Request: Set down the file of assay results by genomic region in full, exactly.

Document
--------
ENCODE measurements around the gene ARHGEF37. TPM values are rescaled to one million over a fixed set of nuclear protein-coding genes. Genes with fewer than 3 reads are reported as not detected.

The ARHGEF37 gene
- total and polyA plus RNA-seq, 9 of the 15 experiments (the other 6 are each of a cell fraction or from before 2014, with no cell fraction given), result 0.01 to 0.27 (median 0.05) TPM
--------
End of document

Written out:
ENCODE measurements around the gene ARHGEF37. TPM values are rescaled to one million over a fixed set of nuclear protein-coding genes. Genes with fewer than 3 reads are reported as not detected.

The ARHGEF37 gene
- total and polyA plus RNA-seq, 9 of the 15 experiments (the other 6 are each of a cell fraction or from before 2014, with no cell fraction given), result 0.01 to 0.27 (median 0.05) TPM